- Music Reviews
- October 20, 2017
“Sincerely, L. Cohen: A Live Celebration” (Potato Family Records). Review by Bob Pomeroy.
A Sentimental Education (Double Feature Records). Review by James Mann.
Veteran alt-rockers keep heads bouncing at Cincinnati’s alt-treasure roadhouse the Motr Pub.
Step Into Light (33 1/3). Review by Christopher Long.
The Man Who Fell To Earth Original Soundtrack (UMC and Universal Music Group). Review by Carl F Gauze.
Be gone 2016, be gone.
Beautifully designed coffee table book featuring never before seen photos, collections, and stories from the seminal post-punk band Bauhaus, curated by drummer Kevin Haskins.
Prince Buster, the legendary soundmaker, has died. Generoso Fierro recounts his monumental life and career.
Years pass, and so do our legends, but one constant remains: there are always artists living and breathing that are worth your time and attention. Ani DiFranco is a major one, according to Jen Cray and a whole legion of fans.
Blackstar (Columbia Records). Review by May Terry.
David Bowie has died. James Mann looks back at an album that changed his life.
Incidental Hum (Bar/None Records). Review by James Mann.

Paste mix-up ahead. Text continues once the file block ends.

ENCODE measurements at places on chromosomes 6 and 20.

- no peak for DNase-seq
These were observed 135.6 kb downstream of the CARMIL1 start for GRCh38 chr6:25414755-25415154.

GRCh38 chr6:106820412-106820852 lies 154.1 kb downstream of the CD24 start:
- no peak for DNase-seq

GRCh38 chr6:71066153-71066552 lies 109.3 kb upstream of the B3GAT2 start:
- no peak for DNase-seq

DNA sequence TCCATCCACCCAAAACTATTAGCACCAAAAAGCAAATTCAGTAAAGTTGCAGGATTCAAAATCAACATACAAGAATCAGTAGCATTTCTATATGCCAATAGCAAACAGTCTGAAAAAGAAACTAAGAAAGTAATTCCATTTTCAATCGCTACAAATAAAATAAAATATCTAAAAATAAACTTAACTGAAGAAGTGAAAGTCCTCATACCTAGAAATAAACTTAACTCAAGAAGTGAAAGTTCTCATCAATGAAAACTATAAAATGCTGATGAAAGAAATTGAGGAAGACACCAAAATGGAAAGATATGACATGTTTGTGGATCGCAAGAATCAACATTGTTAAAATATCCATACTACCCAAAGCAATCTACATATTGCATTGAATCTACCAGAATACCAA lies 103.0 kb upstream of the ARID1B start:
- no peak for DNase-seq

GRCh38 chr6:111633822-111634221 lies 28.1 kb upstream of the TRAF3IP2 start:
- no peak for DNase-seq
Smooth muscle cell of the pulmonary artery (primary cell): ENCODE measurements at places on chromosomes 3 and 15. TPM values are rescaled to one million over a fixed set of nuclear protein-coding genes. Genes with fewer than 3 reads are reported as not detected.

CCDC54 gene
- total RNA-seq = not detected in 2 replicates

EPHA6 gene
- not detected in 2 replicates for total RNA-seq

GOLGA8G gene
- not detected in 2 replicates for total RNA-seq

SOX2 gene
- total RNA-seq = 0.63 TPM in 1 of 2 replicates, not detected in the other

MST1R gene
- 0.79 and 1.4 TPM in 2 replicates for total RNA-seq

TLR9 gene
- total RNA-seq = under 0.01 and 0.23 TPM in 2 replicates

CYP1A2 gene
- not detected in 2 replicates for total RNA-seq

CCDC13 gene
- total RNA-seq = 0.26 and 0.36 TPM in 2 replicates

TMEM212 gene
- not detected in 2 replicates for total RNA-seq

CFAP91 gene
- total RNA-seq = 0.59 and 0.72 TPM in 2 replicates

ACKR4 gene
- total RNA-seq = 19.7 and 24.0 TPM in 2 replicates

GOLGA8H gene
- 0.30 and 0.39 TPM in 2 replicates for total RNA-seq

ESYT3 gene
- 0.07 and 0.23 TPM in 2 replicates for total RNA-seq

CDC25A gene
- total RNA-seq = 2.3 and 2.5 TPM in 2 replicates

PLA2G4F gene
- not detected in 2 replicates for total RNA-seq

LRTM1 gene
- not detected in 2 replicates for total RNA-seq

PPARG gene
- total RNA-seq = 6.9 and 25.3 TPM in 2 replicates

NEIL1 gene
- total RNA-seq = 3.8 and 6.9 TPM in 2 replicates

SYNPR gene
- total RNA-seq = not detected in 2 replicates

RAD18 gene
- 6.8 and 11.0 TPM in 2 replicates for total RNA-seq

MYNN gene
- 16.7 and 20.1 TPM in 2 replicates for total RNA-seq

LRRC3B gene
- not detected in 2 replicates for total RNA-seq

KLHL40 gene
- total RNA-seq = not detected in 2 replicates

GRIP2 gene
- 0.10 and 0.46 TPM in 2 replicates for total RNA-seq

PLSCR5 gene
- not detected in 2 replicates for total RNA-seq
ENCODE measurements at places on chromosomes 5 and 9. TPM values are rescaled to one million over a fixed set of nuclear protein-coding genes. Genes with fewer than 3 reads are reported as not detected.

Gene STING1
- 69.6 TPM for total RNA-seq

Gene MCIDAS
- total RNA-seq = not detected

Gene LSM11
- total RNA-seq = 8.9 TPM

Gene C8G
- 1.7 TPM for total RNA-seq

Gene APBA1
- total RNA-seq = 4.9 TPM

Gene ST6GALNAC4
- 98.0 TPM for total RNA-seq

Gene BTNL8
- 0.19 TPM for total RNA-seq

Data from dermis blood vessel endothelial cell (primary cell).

This early Glam rocker was written off after he came out before anyone else then anguished in obscurity until his death from AIDS in 1982. Here’s his pitch for a Broadway musical.
Mike Judge created the straight edge band Judge as a darker, more militant answer to the movement’s detractors. A loner who was able to conquer his stage fright to lead a band, Judge revisits the band in this new documentary.
Nina (Graveface). Review by Matthew Moyer
Christmas Songs (Epitaph Records). Review by Carl F Gazue.
Comedown Machine (RCA). Review by Jen Cray.
III (Woodsist). Review by Jen Cray.
May Terry embarks on a watery Hogyssey, regaining her sea legs aboard a three-hour tour around NYC with Spacehog. Yes. A three-hour tour.
David Johansson peers into the donkey-cart abyss that is Brevard Busking Coalition, and comes out mostly unscathed.